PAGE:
Kelp powder is a relatively new addition to my pantry but it's quickly becoming a staple. Whether I'm making vegan-friendly soup, kimchi, mock fish sauce, or even popcorn or salad dressing, I'm loving this subtly salty, umami-rich ingredient. Kelp seaweed is commonly used in Chinese, Japanese, and Korean cuisines, and as a vegetarian I have been using it to add depth to Asian dishes where I omit fish- or shrimp-derived ingredients. I bet it would be great in this vegan chickpea of the sea tuna sandwich, as well. Although the flavor evokes the ocean, it is not overwhelming, and many people simply use kelp powder as a salt substitute.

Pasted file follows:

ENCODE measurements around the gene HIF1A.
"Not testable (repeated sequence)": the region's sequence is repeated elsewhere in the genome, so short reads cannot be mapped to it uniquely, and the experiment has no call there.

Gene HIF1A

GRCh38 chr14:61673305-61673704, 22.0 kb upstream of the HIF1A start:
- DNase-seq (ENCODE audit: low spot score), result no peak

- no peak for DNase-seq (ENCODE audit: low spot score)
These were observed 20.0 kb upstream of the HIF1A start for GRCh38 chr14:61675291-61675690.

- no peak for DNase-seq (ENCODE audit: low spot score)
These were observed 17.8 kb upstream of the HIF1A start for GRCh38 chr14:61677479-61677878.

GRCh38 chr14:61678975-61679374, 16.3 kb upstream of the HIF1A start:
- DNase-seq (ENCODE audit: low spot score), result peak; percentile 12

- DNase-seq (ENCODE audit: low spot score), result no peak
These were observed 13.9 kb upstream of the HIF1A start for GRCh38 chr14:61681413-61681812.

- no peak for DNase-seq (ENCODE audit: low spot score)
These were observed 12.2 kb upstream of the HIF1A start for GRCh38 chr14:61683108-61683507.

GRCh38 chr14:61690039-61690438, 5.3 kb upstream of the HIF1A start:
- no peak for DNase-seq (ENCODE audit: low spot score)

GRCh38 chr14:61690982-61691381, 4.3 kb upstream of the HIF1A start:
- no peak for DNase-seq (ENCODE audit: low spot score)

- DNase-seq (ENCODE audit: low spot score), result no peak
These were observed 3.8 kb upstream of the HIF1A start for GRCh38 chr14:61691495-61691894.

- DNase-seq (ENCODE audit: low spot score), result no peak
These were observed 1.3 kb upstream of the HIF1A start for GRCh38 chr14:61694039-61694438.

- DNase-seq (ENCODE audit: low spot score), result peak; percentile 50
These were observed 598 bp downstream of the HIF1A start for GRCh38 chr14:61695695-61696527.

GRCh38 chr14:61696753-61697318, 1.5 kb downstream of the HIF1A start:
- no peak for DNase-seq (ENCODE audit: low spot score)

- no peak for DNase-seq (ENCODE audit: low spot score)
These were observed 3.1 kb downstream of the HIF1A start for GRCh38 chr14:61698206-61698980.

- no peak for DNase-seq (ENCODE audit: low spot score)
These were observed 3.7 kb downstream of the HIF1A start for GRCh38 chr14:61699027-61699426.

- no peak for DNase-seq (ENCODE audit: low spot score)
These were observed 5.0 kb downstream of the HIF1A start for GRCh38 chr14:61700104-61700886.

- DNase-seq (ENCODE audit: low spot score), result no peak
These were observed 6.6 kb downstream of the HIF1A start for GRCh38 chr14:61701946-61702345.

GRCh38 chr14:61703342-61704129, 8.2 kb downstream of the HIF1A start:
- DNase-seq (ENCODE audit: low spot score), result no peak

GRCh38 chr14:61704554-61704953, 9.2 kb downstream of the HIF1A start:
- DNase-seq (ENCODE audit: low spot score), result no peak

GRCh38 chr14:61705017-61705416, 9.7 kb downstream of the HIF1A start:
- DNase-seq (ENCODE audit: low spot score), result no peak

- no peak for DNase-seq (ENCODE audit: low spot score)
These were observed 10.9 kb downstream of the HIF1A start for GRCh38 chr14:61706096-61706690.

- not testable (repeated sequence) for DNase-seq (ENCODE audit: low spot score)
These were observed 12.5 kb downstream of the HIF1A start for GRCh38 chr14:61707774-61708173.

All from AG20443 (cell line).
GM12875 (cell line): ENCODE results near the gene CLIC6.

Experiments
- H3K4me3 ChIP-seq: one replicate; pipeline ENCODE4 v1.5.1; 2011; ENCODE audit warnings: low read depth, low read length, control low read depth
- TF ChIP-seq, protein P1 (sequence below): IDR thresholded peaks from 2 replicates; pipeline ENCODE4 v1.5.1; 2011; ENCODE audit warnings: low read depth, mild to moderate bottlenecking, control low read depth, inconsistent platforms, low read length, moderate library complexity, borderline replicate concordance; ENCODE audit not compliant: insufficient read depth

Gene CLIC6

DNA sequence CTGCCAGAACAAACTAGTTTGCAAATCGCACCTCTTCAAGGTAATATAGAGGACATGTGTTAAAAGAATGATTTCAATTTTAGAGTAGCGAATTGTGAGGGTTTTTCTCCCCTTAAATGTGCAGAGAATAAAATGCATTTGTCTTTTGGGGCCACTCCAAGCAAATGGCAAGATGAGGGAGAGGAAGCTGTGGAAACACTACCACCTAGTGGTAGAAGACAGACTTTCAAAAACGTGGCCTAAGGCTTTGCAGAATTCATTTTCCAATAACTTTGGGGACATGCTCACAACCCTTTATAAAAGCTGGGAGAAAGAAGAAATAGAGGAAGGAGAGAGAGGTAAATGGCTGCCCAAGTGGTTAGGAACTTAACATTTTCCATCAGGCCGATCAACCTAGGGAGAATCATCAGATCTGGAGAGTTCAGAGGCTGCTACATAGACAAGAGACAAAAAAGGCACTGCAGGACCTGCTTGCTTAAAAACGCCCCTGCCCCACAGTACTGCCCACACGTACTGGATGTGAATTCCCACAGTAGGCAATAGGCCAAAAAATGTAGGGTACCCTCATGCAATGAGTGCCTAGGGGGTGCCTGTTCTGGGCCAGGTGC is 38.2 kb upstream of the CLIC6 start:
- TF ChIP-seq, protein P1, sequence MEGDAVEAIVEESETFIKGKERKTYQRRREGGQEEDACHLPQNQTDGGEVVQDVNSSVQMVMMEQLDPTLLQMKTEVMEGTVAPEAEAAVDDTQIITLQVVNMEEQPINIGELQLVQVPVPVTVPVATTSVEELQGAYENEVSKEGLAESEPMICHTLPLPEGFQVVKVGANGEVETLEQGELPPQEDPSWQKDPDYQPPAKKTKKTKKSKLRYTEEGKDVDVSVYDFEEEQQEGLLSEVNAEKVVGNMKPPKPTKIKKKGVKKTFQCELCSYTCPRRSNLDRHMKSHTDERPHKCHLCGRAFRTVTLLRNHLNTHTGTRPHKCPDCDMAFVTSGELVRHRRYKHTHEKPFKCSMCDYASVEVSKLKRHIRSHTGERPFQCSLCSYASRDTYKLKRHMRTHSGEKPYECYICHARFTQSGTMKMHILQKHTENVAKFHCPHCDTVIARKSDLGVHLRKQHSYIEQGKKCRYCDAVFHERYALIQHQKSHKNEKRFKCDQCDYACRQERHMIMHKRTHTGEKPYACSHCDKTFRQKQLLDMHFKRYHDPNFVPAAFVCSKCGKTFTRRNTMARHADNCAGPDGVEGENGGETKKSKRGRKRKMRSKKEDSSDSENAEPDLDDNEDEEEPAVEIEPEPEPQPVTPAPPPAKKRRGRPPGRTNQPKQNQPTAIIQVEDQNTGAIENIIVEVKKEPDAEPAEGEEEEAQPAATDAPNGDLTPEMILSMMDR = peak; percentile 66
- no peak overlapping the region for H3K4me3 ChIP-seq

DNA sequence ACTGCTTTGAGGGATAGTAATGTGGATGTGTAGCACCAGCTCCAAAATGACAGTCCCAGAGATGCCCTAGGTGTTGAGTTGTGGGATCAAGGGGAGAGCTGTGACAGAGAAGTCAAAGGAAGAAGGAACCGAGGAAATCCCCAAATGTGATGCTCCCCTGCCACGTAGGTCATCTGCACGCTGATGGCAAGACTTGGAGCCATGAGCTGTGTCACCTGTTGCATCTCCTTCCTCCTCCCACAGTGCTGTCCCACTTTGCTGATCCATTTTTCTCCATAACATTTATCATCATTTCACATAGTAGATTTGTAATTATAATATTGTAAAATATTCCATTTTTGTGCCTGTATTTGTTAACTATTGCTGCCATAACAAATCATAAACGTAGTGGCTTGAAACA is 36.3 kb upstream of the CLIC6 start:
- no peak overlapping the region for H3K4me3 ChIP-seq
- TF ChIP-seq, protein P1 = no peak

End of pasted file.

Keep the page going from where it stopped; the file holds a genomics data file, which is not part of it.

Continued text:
I found this kelp powder in the salt aisle at a Korean grocery store. Kelp powder is also available from some herb merchants and health food shops, as it's a good source of vitamins, minerals and trace elements, including iodine, calcium, and iron. One could also make a DIY version by grinding dried kombu sheets.
Emily Ho is a writer, recipe developer, and educator. She lives in Los Angeles, where she teaches classes on food preservation, wild food, and herbalism. Emily is a Master Food Preserver and founder of LA Food Swap and the international Food Swap Network.
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